349 8th Street Site

As originally envisioned, a modern five-story building designed by RG-Architecture was to rise up to 55 feet in height upon the 349 8th Street site, between Folsom and Heron in Western SoMa.

And while the revised designs for the proposed development still include 38 condos over a ground floor café space, the new façade is looking a bit more contemporary.

The rear of the development would front Rodgers street, with a common outer court, private entrances, and a number of balconies above but no garage.

The three-parcel site is currently leased to a parking company with a 90-day notice to terminate. And the development could be approved by San Francisco’s Planning Commission tomorrow afternoon.

23 thoughts on “From Modern to Contemporary in Western SoMa”
        1. The Planning Department staff seem to agree. If you drummed up enough political support to give them cover they’d probably upzone the area. Just have to be heard over the erstwhile “community” resistance to upzoning.

      1. Do consider that this has 38 condo units and 0 parking. So while we’re not winning in number of units, we are winning in how little traffic gets added.

  1. I’m not an architect, but isn’t the project moving the other way? From the contemporary original proposal, to a more modern one?

    I can imagine the latest design (way less interesting, IMHO) fitting in in the post-WWII era (modern), while I don’t believe that the original design would.

  2. Planning effs things up yet again. From mostly interesting to totally generic. SF is the NIMBY village-city of America…

    1. Do we know it was planning? Or was the developer VE’ing the original design plus a reality check? Original design was probably ~$600/sf, while new design is ~$400/sf. Original design had some constructability flaws too. Don’t get me wrong. Original design is preferable.

      1. There’s no indication Planning had anything to do with the developer’s request that its architect do a redesign.

        1. if you had any experience dealing with Planning I’m pretty certain you would be nodding your head in vigorous agreement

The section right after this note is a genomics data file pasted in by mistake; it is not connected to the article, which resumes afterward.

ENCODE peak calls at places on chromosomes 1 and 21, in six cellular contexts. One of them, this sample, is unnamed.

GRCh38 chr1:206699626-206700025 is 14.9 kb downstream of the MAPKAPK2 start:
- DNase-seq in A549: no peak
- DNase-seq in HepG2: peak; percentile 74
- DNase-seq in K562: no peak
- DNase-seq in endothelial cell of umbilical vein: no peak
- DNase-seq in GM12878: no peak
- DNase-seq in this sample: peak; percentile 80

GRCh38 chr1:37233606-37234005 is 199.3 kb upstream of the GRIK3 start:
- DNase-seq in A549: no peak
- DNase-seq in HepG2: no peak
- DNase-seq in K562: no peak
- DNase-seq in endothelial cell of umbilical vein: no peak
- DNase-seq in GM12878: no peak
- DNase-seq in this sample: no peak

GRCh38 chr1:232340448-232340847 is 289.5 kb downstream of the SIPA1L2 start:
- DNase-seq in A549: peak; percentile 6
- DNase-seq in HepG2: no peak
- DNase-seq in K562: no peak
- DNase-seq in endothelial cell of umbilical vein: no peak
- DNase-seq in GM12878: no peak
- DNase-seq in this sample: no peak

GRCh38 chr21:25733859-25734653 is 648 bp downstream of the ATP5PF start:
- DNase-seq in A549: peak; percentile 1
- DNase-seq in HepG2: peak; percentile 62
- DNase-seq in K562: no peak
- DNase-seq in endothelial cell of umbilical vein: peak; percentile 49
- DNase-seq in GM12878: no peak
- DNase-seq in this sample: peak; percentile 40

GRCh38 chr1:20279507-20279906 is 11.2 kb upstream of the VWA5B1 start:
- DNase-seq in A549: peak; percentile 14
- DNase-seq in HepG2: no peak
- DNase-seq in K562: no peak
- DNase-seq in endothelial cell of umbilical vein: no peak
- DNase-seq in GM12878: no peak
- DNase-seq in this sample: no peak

3. Oh well, the large windows and unusual highly glassy appearance were a statement of class and privilege anyway.

  4. Who’s the new architect? Or did RG work on this as well? Regardless, it’s definitely not as admirable.

  5. Design went from interesting to meh. Sad indeed. Either got value engineered by the owner or neighbor “engineered” by NIMBYs.

  6. This is a drastic improvement to 8th street with good, clean, sophisticated design. Definitely difficult to understand the naysayers.

  7. Funny, they show a Tesla going the wrong way up 8th in the original proposal. That being said, that cafe space will forever be empty. This block is not much more than a freeway entrance for half the day.

  8. The new design is ugly. The older design is much better. All in all, it looks like the soulless building could be anywhere. Keep destroying SF’s uniqueness till we look like Hong Kong and Singapore and Sao Paolo and Toronto and every other nondescript, bland, soulless global city

    1. Destroying SF’s uniqueness? You mean the parking lot that currently exists on this lot?

      Somehow people think that replacing a parking lot or an abandoned gas station is the same as tearing down classic Victorians.

  9. Totally agree with IANAA: “I’m not an architect, but isn’t the project moving the other way? From the contemporary original proposal, to a more modern one?” and I AM an architect. The original design was more contemporary (and better).

    But totally disagree with Mark Cole – that those cities mentioned are “soulless” – each of those cities certainly has a soul, i.e. unique, site-specific form/order, with very particular aesthetic, cultural quality/character, and some great architecture (maybe not a huge percentage, but definitely some…)

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